Soc Gen ‘rogue trader’ wants €4.9b in damages

French rogue trader Jerome Kerviel has said he was trying to render meaningless the 4.9 billion euros in damages he owes to Société Générale by seeking the same amount from the bank in a labour court.

Soc Gen 'rogue trader' wants €4.9b in damages
Photo: Frédéric Houmber

Kerviel, convicted to three years in jail, said on RTL radio that he had filed a case in the Paris labour court seeking 4.9 billion euros ($6.6 billion) in damages from Société Générale.

He said the bank firing him in 2008 for gross misconduct had "implied that there was the intention on my part to destroy the company, which was never the case and which was proven" during his trial.

Kerviel was convicted of forgery and breach of trust for circumventing trading limits to amass 50 billion euros in open deals, which had threatened to bring down one of Europe's largest banks.

Kerviel had insisted that his managers knew what he was doing and turned a blind eye as long profits flowed in. The bank incurred the loss of nearly five billion euros when it quickly unwound Kerviel's trades before the market became aware.

Kerviel conceded the amount of damages he is seeking "is a bit ironic", saying he hopes a court analysis will show that he wasn't responsible for the losses the bank incurred.

"I want that figure verified because I believe that it is not a Kerviel loss," said the ex-trader on Tuesday. Kerviel added he wasn't seeking to be reinstated at the bank.

An appeals court rejected last October Kerviel's attempt to overturn his conviction. He remains out of prison while waiting for his case to be reviewed by the Court of Cassation, France's top appeals court.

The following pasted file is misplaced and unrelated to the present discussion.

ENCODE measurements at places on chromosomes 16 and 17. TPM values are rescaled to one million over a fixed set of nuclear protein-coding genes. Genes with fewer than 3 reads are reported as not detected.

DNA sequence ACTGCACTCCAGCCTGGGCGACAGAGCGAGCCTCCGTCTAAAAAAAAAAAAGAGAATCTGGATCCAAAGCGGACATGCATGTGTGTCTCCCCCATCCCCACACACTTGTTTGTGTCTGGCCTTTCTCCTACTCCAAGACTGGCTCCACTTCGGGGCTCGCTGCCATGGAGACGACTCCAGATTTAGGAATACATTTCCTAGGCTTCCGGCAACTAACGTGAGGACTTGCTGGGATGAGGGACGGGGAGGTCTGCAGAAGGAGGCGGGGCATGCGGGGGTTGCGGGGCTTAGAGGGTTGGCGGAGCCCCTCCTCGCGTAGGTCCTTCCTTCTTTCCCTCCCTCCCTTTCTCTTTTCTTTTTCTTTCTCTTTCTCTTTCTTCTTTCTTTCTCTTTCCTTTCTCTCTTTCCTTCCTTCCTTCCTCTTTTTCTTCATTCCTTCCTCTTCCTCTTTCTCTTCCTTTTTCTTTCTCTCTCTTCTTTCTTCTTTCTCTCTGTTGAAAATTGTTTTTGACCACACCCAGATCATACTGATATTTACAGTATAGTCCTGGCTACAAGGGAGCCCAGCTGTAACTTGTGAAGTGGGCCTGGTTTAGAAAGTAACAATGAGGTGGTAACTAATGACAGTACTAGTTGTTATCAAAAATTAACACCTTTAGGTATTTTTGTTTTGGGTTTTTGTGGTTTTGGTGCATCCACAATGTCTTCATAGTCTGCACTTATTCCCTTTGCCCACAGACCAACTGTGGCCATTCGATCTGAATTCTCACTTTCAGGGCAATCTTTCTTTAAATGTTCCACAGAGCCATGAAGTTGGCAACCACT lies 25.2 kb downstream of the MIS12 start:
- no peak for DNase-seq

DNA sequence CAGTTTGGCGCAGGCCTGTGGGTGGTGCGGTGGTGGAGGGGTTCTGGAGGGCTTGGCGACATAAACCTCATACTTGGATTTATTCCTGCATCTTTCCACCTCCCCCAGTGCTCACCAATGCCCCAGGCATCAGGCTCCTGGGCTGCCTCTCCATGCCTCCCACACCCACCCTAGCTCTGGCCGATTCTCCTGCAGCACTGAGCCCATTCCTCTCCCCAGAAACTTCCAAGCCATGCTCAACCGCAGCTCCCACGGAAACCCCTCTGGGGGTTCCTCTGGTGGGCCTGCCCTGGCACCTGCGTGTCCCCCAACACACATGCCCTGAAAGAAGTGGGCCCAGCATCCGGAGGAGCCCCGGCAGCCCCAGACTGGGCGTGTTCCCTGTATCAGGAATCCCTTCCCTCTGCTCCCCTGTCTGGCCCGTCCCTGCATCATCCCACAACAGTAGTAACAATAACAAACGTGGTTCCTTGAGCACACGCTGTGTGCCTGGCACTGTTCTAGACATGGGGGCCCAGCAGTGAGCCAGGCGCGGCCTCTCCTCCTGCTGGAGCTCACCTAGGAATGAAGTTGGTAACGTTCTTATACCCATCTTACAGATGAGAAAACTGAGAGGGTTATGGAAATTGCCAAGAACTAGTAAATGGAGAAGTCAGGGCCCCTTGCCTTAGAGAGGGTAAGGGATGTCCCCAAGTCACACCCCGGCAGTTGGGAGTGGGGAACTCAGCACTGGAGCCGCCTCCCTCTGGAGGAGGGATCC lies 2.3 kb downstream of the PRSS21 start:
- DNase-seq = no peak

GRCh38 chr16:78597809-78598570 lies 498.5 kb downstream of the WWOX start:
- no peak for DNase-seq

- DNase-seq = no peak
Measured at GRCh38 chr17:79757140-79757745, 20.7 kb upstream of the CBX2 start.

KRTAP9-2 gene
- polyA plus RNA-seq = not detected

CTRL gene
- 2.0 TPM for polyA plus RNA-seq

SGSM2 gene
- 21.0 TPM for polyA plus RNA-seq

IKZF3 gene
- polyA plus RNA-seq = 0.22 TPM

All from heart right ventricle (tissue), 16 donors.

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France’s Societe Generale to cut 1,500 jobs: report

French banking group Societe Generale is planning to cut 1,500 positions in its BFI corporate and investment banking arm, Le Figaro newspaper reported on Saturday.

France's Societe Generale to cut 1,500 jobs: report
Societe Generale CEO Frederic Oudea at the Climate Finance Day and Global Roundtable in Paris on November 26, 2018. Photo: ERIC PIERMONT / AFP
Citing internal bank documents, the paper said the bank was looking at two scenarios, both of which envisage 1,500 job cuts worldwide, with around 700 of them in France.
The company said in a statement on Saturday it was still reviewing activities in its corporate and investor client business so it was not possible to comment on the impact on jobs.
“We have an ongoing dialogue with our unions and will consult them on our projects and their impact as soon as the review is completed in the coming weeks,” the bank said.
French CGT union representative Philippe Fournil could not confirm the information, but said the bank's management had on Thursday indicated it was still reviewing activities within that business.